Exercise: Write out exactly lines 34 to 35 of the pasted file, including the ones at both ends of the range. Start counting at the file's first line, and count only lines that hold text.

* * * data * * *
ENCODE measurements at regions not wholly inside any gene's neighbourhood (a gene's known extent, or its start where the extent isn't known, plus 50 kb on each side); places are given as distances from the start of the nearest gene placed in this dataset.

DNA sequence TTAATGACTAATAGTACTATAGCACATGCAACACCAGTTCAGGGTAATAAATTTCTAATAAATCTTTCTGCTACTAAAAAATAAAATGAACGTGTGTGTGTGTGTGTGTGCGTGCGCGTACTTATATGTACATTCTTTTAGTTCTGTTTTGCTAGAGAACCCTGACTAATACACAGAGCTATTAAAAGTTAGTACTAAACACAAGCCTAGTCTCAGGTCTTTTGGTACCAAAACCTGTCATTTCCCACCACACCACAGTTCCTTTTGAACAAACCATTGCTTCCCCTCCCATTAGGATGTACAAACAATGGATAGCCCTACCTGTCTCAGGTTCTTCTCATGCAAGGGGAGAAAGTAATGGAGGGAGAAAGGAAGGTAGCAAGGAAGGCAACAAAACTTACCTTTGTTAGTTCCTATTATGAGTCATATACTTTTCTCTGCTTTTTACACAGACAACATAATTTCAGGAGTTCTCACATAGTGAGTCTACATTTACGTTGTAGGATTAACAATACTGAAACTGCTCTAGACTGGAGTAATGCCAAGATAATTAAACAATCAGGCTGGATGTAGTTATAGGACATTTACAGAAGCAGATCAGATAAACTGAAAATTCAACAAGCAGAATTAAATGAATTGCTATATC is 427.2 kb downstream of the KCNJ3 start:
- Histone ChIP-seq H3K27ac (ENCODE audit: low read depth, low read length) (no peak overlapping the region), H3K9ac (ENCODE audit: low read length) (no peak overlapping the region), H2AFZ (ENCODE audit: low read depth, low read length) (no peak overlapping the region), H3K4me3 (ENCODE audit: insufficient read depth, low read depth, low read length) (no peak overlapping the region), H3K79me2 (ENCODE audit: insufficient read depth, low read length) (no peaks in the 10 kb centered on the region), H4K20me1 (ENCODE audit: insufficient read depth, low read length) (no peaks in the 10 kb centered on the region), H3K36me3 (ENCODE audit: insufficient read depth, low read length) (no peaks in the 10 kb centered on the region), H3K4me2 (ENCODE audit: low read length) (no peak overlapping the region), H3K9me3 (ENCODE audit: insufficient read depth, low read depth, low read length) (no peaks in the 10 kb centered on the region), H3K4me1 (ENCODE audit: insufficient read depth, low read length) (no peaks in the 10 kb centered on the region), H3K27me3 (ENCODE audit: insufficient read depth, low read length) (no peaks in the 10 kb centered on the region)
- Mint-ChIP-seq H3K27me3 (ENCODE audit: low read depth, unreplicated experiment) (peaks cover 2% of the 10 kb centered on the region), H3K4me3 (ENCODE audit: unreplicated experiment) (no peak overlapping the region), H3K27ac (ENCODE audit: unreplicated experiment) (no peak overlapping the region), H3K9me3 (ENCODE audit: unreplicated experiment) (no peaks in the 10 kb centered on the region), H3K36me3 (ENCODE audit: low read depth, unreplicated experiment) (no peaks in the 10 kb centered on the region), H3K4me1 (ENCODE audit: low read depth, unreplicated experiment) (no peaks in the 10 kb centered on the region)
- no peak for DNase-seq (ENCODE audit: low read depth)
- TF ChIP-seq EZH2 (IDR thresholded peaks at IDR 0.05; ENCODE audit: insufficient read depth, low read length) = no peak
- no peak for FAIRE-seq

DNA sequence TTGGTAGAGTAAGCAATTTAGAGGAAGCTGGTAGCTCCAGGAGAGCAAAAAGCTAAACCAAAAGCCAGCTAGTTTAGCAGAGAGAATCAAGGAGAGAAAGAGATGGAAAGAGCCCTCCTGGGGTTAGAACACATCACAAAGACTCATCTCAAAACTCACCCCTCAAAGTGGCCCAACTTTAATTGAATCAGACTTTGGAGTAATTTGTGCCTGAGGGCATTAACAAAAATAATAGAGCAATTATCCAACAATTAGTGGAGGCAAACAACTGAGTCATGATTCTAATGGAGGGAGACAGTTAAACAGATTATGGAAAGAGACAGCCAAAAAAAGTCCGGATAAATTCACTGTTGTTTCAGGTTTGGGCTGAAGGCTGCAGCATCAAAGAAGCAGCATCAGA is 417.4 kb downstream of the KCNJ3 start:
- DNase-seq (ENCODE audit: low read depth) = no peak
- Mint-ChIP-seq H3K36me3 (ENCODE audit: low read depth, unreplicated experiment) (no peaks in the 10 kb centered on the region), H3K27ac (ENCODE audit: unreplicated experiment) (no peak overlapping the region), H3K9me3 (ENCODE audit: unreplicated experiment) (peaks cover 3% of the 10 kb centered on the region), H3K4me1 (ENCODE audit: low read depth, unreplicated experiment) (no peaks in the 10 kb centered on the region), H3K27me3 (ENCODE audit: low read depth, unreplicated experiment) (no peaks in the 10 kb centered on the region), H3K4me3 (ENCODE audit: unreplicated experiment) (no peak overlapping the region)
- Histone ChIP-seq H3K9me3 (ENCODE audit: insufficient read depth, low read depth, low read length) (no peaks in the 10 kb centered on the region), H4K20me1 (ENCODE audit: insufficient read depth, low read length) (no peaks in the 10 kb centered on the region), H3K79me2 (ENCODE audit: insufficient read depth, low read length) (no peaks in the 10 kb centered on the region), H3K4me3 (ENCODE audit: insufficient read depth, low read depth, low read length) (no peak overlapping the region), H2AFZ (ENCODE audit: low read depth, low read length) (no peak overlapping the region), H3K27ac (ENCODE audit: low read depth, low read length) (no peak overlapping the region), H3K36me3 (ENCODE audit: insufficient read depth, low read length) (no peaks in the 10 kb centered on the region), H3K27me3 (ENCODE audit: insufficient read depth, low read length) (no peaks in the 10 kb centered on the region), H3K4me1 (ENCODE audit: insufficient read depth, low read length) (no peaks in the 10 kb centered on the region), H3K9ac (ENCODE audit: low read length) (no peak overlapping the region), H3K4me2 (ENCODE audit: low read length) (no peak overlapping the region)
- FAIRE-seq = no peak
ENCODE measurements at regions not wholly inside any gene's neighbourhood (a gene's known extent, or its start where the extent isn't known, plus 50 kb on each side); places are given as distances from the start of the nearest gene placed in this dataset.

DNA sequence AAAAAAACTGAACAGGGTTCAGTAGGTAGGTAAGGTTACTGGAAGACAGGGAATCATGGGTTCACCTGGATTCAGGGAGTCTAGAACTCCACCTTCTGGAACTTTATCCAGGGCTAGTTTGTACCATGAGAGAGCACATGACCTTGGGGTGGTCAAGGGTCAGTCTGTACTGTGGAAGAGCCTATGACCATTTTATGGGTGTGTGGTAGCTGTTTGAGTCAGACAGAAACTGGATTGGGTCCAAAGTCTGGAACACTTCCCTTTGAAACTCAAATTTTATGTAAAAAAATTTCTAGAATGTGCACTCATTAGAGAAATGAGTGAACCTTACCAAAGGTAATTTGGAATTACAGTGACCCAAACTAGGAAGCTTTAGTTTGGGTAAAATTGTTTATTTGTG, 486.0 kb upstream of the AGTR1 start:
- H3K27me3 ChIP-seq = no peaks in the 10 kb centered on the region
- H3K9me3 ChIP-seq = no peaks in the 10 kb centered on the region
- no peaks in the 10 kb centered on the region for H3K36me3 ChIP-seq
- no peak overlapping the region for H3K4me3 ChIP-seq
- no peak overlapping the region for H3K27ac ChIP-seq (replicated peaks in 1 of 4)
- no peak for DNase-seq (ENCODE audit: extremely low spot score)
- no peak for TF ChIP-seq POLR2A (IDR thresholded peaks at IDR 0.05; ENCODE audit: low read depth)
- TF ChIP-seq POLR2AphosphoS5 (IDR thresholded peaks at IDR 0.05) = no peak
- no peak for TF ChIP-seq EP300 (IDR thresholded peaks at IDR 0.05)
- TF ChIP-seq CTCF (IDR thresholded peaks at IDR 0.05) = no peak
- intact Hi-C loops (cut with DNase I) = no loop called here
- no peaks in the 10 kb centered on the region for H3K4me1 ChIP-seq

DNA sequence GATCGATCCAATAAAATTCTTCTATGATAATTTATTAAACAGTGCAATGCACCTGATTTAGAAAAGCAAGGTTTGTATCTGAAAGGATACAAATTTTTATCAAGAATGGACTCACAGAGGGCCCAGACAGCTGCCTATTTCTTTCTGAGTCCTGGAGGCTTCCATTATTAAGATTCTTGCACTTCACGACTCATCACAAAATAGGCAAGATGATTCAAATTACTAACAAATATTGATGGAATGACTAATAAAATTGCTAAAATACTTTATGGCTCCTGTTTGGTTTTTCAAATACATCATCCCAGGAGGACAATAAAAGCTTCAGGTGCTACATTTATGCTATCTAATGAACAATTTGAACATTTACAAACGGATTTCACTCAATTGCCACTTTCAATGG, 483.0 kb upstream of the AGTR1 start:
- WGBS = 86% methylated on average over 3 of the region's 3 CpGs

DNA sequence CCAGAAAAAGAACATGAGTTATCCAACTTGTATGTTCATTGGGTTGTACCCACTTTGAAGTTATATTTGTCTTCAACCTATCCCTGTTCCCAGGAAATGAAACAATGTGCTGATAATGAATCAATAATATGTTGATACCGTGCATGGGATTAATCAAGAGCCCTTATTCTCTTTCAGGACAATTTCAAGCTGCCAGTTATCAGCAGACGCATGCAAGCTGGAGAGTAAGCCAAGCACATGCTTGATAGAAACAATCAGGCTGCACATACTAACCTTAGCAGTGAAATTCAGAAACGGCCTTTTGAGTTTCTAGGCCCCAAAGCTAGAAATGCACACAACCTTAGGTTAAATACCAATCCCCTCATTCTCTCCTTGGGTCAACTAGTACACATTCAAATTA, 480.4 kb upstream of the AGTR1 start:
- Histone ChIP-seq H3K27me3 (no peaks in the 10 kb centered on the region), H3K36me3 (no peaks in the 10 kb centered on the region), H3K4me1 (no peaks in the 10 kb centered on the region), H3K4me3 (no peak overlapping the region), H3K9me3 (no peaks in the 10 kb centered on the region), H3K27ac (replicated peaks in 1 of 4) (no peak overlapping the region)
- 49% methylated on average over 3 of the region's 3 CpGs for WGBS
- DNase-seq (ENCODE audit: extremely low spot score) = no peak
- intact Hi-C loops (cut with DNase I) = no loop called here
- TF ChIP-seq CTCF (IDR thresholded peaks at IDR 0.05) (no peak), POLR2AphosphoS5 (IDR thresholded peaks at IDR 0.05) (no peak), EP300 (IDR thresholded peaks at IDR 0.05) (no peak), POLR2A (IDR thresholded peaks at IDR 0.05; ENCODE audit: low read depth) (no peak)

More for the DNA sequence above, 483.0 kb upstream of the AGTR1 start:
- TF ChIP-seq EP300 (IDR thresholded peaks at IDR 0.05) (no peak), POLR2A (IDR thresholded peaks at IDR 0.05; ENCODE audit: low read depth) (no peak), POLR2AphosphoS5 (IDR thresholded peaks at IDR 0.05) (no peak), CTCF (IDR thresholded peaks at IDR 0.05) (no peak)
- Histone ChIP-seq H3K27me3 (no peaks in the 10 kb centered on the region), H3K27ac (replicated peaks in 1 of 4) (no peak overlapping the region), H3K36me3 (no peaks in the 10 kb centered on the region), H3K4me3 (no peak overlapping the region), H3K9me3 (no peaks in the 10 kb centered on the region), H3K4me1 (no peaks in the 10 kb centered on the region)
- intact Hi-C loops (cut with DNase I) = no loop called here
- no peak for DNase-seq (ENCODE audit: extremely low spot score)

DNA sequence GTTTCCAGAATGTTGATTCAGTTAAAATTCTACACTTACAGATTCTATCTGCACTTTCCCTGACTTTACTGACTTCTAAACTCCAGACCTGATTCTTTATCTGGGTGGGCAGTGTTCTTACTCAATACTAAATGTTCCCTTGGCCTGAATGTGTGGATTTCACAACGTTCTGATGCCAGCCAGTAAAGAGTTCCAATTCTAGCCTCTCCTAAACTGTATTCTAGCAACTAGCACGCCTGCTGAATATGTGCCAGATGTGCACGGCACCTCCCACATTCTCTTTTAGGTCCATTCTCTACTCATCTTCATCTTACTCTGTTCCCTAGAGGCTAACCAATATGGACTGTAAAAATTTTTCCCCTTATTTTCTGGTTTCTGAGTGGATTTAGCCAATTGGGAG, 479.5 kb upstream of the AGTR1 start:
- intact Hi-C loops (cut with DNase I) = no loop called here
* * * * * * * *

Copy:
- TF ChIP-seq CTCF (IDR thresholded peaks at IDR 0.05) (no peak), POLR2AphosphoS5 (IDR thresholded peaks at IDR 0.05) (no peak), EP300 (IDR thresholded peaks at IDR 0.05) (no peak), POLR2A (IDR thresholded peaks at IDR 0.05; ENCODE audit: low read depth) (no peak)

More for the DNA sequence above, 483.0 kb upstream of the AGTR1 start: